He held many high offices during the reigns of Elizabeth and James I., including a judgeship of the admiralty court (1584), a mastership in chancery (1588), a mastership of the court of requests (1595), chancellor and under treasurer of the exchequer (1606).
He was fitted for an embassy or judgeship, but was too mild, supine and luxurious for the tasks thrust upon him by his brother.
The "judges," in spite of the fact that most of them had clearly no more than a local influence, are all represented as successive rulers in Israel, and the history is dated by the years of each judgeship and those of the intervening periods of oppression.
In 1848 he was admitted a councillor of the supreme court, and in 1852 he was elected a senator for Louisiana, and thereafter he took an active part in politics, declining to accept a judgeship of the supreme court.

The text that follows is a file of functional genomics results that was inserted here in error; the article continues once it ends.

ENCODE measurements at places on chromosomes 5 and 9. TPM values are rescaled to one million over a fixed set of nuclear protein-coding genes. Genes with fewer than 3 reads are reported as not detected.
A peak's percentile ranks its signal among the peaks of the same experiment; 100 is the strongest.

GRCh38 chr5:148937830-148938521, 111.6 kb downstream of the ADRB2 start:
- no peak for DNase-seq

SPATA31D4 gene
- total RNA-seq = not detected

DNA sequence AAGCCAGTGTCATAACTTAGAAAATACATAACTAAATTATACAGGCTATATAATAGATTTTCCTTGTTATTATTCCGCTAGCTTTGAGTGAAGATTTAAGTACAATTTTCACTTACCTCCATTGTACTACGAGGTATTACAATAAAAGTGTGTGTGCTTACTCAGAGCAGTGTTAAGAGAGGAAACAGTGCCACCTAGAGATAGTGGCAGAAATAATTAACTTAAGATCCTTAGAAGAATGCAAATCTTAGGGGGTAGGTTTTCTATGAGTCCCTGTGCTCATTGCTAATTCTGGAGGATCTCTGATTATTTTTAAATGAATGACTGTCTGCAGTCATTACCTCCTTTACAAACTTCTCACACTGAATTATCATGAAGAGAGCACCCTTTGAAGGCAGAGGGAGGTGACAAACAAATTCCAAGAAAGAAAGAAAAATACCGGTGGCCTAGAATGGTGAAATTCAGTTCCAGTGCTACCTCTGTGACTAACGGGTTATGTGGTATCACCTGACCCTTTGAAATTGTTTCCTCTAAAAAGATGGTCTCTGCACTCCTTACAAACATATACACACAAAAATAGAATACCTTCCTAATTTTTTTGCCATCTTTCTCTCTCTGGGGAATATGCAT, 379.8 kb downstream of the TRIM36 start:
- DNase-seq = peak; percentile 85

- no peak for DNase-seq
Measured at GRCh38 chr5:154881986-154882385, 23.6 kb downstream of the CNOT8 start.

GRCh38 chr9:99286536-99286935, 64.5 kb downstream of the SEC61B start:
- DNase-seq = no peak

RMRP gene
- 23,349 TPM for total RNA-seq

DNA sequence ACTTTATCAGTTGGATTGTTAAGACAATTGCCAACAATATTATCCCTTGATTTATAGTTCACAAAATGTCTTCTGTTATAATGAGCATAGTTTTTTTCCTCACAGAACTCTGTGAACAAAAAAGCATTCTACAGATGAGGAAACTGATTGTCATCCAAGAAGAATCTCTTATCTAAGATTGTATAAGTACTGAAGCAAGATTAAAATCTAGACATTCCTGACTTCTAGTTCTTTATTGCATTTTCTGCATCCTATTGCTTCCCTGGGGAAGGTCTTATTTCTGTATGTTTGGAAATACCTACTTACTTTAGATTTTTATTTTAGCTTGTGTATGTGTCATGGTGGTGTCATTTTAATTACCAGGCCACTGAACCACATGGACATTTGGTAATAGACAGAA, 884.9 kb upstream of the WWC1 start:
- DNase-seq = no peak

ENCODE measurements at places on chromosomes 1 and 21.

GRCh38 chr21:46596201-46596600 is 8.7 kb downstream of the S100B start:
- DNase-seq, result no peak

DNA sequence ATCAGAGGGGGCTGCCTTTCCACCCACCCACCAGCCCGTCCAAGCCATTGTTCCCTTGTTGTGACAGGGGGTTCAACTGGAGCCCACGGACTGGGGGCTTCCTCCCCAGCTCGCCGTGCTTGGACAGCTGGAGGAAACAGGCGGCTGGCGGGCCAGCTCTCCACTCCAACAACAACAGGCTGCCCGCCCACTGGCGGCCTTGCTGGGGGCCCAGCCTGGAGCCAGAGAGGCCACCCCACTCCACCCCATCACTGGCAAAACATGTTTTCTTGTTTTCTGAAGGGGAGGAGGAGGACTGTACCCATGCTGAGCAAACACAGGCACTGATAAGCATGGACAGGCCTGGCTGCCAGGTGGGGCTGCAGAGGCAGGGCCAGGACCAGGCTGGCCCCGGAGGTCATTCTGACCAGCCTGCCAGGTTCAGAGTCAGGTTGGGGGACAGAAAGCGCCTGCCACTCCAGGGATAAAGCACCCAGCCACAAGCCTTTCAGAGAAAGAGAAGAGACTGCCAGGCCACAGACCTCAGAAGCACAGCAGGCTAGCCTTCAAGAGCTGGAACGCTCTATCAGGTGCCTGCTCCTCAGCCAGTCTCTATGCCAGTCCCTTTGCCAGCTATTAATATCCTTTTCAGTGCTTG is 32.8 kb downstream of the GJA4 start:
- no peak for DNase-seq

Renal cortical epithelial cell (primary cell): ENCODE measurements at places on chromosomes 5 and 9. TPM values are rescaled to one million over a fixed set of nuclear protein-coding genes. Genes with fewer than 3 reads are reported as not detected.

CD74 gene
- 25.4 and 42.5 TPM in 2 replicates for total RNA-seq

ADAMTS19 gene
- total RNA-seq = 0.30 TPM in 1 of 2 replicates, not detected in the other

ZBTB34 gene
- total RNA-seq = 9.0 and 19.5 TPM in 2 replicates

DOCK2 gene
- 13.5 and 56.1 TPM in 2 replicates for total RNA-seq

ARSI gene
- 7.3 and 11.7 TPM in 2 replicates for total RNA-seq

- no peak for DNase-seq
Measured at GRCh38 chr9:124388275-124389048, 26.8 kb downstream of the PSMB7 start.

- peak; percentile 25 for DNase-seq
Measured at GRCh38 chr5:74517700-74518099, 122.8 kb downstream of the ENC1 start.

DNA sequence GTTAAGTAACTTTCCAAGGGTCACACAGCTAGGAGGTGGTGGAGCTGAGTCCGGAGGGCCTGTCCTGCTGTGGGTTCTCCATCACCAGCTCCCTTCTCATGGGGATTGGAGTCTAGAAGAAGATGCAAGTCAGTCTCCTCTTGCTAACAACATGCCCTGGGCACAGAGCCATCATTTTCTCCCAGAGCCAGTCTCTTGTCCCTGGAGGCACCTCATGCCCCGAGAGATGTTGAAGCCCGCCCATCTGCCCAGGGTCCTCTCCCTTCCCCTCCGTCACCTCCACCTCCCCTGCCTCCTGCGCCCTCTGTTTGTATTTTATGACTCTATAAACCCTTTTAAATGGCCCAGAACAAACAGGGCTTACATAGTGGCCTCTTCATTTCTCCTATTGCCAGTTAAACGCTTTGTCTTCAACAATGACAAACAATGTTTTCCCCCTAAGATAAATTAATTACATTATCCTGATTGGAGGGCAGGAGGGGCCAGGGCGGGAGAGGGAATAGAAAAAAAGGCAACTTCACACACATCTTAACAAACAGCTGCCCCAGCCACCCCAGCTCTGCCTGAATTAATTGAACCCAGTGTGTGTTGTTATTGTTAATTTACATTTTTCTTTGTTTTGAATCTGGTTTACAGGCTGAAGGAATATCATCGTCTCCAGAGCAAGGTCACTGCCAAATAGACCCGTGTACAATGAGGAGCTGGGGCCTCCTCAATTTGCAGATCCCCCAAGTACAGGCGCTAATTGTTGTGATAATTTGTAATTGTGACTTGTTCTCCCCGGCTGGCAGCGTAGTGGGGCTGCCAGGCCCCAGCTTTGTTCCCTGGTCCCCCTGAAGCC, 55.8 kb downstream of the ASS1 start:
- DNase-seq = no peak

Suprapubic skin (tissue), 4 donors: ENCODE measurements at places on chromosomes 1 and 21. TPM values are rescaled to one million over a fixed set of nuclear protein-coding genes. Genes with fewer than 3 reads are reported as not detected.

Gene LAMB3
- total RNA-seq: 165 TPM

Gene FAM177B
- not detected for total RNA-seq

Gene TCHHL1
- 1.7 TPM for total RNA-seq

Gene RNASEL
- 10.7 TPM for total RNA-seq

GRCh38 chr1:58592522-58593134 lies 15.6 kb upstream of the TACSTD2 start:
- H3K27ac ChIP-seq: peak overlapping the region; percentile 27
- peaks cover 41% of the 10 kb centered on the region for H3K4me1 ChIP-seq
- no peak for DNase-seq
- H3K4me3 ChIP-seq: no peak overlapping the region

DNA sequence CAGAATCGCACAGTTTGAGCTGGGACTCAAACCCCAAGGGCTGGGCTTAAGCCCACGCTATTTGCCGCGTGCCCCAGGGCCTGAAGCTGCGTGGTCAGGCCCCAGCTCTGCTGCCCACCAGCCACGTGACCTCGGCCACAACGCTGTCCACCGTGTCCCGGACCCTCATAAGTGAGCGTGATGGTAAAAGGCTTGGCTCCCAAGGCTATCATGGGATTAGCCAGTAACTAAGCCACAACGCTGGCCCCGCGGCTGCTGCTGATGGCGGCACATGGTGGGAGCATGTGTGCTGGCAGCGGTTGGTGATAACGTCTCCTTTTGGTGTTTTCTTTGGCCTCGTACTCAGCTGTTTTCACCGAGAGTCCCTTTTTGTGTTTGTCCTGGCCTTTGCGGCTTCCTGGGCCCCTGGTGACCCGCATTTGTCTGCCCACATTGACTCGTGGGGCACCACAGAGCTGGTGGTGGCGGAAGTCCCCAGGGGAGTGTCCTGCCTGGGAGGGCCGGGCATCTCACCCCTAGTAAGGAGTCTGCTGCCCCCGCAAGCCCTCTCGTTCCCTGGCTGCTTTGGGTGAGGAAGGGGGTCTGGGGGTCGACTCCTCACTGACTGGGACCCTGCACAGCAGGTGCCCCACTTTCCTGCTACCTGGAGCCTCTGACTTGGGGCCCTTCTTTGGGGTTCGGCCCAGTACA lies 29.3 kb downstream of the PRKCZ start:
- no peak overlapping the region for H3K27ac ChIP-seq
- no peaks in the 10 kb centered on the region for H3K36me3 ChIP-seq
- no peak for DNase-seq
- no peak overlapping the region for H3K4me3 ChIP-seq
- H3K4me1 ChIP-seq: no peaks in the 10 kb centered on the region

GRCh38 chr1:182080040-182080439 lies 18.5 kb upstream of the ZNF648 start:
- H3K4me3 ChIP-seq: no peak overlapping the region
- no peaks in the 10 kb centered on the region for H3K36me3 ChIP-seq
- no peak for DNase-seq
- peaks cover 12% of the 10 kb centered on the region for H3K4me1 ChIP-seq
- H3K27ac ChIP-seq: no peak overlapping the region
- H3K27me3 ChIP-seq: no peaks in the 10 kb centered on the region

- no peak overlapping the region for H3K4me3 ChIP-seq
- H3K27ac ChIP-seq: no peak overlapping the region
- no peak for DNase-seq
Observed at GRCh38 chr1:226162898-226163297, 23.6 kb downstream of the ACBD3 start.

At the first vacancy the title and rank of chief baron of the exchequer will be abolished and the office reduced to a puisne judgeship. By the County Officers and Courts (Ireland) Act 1877, it was provided that the chairmen of quarter sessions should be called " county court judges and chairmen of quarter sessions " and that their number should be reduced to twenty-one, which was to include the recorders of Dublin, Belfast, Cork, Londonderry and Galway.